Tako Truk in Eastlake, co-owned by former Sitka & Spruce chef Cormac Mahoney, isn't your typical taco truck. Mahoney loves to play with different flavors, showcasing tacos with chicken salad; braised pork belly, topped with pork rinds; and even octopus.

Share story

Just when you’ve seen all the different takes on a taco truck, along comes Tako Truk.

Co-owned by former Sitka & Spruce chef Cormac Mahoney, Tako Truk possesses the street-food sensibility of a taco truck without being a truck. It’s actually a walk-up, carryout station that opens from about 6 p.m. to midnight — never lunch time like traditional taco trucks.

This Eastlake joint has built a cult following since it opened around Memorial Day. Lines are long and the wait can take up to 30 minutes. Go early; they often sell out by 10 p.m.

The menu: Short and simple. You can get three tacos for $5; options include two meat and one vegetarian. Its specialty taco order (two for $5) usually includes octopus. The menu changes every week.

This week, save 90% on digital access.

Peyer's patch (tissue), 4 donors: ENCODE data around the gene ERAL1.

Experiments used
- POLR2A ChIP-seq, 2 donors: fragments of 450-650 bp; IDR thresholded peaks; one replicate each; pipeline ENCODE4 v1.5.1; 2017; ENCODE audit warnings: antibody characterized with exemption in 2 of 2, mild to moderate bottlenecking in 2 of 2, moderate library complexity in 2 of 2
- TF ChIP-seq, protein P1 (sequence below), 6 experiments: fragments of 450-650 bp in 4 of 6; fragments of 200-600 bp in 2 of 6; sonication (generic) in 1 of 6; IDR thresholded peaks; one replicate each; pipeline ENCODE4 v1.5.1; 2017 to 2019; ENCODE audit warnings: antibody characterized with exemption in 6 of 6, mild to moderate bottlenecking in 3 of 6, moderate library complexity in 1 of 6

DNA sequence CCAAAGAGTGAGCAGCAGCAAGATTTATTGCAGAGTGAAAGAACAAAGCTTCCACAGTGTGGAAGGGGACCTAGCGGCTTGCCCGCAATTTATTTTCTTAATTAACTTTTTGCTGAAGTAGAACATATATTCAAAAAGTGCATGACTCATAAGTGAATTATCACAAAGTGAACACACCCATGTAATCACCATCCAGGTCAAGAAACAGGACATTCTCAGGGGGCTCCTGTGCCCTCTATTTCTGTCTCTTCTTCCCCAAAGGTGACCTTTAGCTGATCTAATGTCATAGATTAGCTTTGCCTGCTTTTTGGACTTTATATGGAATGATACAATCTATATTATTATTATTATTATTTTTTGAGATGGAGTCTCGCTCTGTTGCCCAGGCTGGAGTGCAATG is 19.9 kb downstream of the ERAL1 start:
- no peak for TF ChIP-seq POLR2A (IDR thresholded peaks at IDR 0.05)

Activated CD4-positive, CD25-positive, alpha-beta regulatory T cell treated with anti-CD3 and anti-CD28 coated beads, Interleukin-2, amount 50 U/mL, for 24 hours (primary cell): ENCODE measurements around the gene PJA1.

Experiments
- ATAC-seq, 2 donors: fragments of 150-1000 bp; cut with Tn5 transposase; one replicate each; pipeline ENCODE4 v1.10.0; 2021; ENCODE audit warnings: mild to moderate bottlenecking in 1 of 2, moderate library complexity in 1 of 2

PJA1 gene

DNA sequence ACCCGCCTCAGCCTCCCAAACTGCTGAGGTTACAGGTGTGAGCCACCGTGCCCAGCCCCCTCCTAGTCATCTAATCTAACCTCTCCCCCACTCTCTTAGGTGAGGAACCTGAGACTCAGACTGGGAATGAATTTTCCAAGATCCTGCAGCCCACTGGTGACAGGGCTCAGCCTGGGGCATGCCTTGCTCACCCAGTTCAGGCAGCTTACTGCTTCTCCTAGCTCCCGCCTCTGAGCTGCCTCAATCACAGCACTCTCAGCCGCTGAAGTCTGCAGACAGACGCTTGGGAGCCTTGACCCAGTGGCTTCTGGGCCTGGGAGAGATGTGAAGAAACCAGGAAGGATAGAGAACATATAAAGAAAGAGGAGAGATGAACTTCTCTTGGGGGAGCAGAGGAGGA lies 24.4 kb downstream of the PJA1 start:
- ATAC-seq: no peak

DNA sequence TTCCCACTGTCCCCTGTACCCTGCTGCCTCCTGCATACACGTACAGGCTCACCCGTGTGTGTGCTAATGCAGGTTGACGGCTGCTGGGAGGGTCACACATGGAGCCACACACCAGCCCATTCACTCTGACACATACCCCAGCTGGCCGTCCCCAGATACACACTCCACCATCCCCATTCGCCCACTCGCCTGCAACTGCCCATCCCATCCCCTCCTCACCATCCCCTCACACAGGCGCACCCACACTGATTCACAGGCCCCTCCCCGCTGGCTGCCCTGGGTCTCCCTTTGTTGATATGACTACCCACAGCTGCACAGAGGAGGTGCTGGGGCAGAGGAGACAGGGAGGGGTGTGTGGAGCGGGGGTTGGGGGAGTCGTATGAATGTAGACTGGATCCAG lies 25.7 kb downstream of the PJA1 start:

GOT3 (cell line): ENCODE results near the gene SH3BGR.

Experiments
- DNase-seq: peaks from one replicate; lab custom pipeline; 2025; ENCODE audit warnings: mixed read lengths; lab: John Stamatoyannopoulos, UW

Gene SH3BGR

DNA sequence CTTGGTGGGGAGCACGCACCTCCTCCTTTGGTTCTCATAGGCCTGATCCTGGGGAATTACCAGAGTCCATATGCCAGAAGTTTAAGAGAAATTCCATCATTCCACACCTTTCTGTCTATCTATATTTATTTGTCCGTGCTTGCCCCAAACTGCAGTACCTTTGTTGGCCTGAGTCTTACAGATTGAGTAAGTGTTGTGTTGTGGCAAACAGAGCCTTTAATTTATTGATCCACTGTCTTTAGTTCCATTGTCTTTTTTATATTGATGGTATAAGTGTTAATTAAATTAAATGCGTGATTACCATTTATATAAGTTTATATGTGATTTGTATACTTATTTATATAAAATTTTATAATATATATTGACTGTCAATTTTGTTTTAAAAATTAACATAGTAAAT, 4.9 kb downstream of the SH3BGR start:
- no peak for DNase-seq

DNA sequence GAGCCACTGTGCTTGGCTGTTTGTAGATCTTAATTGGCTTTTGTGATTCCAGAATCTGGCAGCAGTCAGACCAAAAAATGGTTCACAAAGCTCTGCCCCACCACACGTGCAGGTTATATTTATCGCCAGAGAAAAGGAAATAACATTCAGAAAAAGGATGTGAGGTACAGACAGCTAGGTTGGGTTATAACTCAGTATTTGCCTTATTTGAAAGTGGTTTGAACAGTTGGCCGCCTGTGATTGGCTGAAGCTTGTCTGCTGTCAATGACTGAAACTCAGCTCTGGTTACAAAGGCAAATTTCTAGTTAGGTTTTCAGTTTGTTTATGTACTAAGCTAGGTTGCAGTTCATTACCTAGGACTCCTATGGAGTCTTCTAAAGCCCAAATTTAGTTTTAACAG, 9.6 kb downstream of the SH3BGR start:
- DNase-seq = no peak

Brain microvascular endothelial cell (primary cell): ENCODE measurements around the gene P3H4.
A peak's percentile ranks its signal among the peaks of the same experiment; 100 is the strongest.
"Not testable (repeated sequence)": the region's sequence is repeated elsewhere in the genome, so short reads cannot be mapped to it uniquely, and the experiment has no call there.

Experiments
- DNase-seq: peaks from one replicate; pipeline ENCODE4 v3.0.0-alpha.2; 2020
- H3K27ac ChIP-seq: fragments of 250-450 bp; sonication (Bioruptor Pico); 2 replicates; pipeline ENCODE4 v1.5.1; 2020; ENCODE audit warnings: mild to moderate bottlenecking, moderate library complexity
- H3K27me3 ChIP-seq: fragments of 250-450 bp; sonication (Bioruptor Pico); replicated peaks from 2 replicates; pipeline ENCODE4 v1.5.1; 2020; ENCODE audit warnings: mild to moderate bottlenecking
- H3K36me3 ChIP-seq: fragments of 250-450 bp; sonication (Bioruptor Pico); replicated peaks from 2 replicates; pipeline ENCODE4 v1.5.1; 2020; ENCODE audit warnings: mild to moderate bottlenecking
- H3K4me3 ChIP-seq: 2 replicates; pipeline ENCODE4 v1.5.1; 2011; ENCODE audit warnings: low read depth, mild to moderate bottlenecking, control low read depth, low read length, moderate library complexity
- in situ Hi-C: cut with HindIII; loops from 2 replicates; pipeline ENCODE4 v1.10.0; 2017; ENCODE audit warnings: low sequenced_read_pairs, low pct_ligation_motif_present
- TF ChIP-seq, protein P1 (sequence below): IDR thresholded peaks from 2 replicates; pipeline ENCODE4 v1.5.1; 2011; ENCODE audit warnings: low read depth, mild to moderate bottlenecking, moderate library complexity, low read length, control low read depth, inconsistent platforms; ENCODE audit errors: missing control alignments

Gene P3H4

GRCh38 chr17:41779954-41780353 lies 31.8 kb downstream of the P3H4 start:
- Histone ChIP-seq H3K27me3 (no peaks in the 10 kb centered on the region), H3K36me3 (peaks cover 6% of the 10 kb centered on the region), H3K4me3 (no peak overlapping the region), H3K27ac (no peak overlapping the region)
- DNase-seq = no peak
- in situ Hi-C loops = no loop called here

Mahoney loves to play with different flavors, showcasing comfort food such as chicken salad in a flour tortilla or pairing gourmet fare with junk food — such as braised-beef-brisket tacos topped with crunchy potato sticks.

Sometimes soup, chili or tamales are available, though most foodies focus on tacos.

What to write home about: The Coco Piggy taco has layers of different pork flavors and texture: Coconut- flavored braised pork belly includes skin and fatty bits, topped with pork rinds to provide a nice crunch and saltiness. An impressive and imaginative take.

The octopus taco scares the bejesus out of most patrons, but you should trust it under the hands of Mahoney. It’s cooked textbook perfect, firm but not too chewy. The octopus is boiled then sautéed and caramelized with lemon juice. It’s topped with a yogurt sauce and parsley.

What to skip: The chickpeas gave the eggplant-curry taco heft, but also overwhelmed the curry.

The setting: Folks eat their tacos on the street and nearby benches. Tako Truk is rented space from 14 Carrot Café (which closes after lunch), with a podium plopped in front of the door to give an illusion of a windowed, takeout joint.

Summing up: Ten tacos and a lime drink totaled $22, enough to feed two to three people. But you better hurry. Tako Truk was meant to be a temporary summer experiment that was supposed to end Sept. 4. But due to its popularity, the owners will try to keep it running at the same or another location.

Tan Vinh: 206-515-5656 or tvinh@seattletimes.com

Custom-curated news highlights, delivered weekday mornings.